Is expected utility theory normative for medical decision making?

Med Decis Making. 1996 Jan-Mar;16(1):1-6. doi: 10.1177/0272989X9601600101.


Expected utility theory is felt by its proponents to be a normative theory of decision making under uncertainty. The theory starts with some simple axioms that are held to be rules that any rational person would follow. It can be shown that if one adheres to these axioms, a numerical quantity, generally referred to as utility, can be assigned to each possible outcome, with the preferred course of action being that which has the highest expected utility. One of these axioms, the independence principle, is controversial, and is frequently violated in experimental situations. Proponents of the theory hold that these violations are irrational. The independence principle is simply an axiom dictating consistency among preferences, in that it dictates that a rational agent should hold a specified preference given another stated preference. When applied to preferences between lotteries, the independence principle can be demonstrated to be a rule that is followed only when preferences are formed in a particular way. The logic of expected utility theory is that this demonstration proves that preferences should be formed in this way. An alternative interpretation is that this demonstrates that the independence principle is not a valid general rule of consistency, but in particular, is a rule that must be followed if one is to consistently apply the decision rule "choose the lottery that has the highest expected utility." This decision rule must be justified on its own terms as a valid rule of rationality by demonstration that violation would lead to decisions that conflict with the decision maker's goals. This rule does not appear to be suitable for medical decisions because often these are one-time decisions in which expectation, a long-run property of a random variable, would not seem to be applicable. This is particularly true for those decisions involving a non-trivial risk of death.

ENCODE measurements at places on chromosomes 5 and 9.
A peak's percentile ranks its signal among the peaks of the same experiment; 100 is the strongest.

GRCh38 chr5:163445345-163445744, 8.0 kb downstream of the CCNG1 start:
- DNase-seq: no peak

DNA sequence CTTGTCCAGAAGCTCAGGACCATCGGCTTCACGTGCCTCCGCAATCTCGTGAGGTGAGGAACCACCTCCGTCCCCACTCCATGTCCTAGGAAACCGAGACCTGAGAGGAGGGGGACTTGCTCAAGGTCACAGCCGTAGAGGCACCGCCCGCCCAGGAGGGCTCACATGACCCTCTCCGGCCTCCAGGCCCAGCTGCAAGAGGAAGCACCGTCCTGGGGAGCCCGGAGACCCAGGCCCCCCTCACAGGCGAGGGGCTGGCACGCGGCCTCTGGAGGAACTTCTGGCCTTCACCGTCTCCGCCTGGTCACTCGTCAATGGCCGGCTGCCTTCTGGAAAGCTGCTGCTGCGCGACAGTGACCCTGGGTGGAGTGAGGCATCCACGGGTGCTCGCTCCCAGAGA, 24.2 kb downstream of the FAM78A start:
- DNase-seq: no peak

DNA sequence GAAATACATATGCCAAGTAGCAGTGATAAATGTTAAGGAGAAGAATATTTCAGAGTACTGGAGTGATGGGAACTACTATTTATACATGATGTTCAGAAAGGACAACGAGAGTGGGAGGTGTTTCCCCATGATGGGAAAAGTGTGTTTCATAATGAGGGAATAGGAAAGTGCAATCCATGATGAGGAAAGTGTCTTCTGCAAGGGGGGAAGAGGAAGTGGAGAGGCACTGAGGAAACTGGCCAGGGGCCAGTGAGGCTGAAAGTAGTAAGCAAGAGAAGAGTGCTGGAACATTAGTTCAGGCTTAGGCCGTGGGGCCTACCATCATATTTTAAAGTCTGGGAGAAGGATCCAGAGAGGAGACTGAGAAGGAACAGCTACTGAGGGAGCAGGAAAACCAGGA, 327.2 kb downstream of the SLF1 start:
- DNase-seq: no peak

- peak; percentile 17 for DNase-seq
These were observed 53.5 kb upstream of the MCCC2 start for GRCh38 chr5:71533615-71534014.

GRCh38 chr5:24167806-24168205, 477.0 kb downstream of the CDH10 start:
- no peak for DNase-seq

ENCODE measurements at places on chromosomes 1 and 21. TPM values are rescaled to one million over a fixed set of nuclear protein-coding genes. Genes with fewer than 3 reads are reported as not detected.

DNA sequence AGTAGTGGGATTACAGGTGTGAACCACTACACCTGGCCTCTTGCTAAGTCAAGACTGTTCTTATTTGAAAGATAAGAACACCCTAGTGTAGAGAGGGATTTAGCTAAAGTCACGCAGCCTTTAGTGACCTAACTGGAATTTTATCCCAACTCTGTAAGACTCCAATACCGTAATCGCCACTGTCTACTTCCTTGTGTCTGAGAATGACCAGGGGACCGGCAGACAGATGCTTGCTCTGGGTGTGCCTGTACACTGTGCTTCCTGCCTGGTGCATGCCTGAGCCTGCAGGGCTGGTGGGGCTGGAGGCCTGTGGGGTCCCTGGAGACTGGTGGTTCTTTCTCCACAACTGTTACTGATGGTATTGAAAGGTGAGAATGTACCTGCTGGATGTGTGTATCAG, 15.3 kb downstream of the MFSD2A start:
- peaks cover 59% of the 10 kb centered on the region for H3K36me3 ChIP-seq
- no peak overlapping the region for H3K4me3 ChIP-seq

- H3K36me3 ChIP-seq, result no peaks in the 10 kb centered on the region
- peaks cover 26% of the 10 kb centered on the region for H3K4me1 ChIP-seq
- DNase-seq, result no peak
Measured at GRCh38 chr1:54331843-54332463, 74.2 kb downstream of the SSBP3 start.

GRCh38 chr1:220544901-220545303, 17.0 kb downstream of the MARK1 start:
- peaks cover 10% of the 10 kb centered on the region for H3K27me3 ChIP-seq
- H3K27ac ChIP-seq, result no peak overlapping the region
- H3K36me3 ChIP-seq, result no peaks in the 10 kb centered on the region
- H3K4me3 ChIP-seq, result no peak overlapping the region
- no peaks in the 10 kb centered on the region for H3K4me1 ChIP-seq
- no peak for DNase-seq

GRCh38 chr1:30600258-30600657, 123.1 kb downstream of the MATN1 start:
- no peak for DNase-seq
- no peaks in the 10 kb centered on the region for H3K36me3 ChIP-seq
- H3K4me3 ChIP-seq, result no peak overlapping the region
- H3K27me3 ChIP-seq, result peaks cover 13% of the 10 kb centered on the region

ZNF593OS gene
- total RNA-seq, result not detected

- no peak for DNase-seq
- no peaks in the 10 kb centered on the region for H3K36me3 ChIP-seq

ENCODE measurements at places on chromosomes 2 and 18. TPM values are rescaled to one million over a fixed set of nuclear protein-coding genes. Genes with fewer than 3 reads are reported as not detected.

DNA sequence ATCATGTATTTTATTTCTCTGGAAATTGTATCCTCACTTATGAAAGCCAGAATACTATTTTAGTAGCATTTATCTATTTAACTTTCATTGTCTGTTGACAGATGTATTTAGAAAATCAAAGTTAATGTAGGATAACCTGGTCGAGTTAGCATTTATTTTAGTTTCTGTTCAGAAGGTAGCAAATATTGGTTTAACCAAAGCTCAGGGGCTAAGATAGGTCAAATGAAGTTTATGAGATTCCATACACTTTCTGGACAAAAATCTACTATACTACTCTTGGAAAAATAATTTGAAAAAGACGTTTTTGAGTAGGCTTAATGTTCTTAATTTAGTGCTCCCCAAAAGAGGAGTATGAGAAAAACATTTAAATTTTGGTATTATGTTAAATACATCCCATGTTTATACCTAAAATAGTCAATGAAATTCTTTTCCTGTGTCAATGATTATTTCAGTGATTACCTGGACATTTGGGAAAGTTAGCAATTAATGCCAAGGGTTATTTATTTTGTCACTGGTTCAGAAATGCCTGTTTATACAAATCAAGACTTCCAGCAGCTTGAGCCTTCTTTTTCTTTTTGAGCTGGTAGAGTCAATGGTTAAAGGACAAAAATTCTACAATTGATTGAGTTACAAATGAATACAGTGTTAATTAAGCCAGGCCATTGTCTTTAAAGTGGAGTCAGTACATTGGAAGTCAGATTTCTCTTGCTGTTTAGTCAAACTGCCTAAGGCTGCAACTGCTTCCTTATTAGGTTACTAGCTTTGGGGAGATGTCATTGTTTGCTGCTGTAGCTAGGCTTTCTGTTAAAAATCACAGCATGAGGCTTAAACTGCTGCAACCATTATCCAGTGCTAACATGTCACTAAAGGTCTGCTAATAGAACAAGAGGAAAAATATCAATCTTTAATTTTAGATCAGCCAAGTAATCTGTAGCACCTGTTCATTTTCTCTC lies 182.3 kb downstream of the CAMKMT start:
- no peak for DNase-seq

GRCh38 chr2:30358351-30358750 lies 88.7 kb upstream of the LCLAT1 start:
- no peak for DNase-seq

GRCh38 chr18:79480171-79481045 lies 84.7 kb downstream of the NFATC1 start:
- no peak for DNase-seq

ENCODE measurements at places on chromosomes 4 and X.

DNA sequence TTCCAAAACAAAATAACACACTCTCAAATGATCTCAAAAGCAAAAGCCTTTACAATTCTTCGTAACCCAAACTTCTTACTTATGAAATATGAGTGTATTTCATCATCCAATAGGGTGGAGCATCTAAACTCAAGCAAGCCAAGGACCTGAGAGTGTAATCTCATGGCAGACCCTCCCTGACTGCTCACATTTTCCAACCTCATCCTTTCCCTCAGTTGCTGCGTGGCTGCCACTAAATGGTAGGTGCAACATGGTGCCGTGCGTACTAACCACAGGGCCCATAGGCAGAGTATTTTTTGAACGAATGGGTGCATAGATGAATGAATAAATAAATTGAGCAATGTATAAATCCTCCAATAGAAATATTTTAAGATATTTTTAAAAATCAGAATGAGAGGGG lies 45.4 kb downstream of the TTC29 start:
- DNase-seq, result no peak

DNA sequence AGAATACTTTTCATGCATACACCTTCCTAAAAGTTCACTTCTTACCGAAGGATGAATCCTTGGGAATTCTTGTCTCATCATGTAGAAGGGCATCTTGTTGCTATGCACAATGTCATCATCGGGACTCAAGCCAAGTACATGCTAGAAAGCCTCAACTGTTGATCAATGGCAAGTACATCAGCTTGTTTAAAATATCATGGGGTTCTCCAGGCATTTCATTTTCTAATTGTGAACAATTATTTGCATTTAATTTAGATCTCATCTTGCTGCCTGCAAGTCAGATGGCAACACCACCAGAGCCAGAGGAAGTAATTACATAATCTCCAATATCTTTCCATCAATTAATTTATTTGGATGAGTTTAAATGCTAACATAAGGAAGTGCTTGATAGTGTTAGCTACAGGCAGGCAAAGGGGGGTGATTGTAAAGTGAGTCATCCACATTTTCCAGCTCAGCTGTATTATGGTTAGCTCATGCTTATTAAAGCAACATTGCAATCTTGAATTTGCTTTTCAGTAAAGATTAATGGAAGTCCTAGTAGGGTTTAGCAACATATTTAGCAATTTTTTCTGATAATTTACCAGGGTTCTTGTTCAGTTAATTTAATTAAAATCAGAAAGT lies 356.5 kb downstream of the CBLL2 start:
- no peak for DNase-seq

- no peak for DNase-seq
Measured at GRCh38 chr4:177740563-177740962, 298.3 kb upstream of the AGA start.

Publication types

  • Research Support, U.S. Gov't, P.H.S.

MeSH terms

  • Choice Behavior
  • Cost-Benefit Analysis
  • Decision Making*
  • Decision Support Techniques*
  • Goals
  • Motivation
  • Probability
  • Reproducibility of Results
  • Risk Factors
  • Social Values
  • Treatment Outcome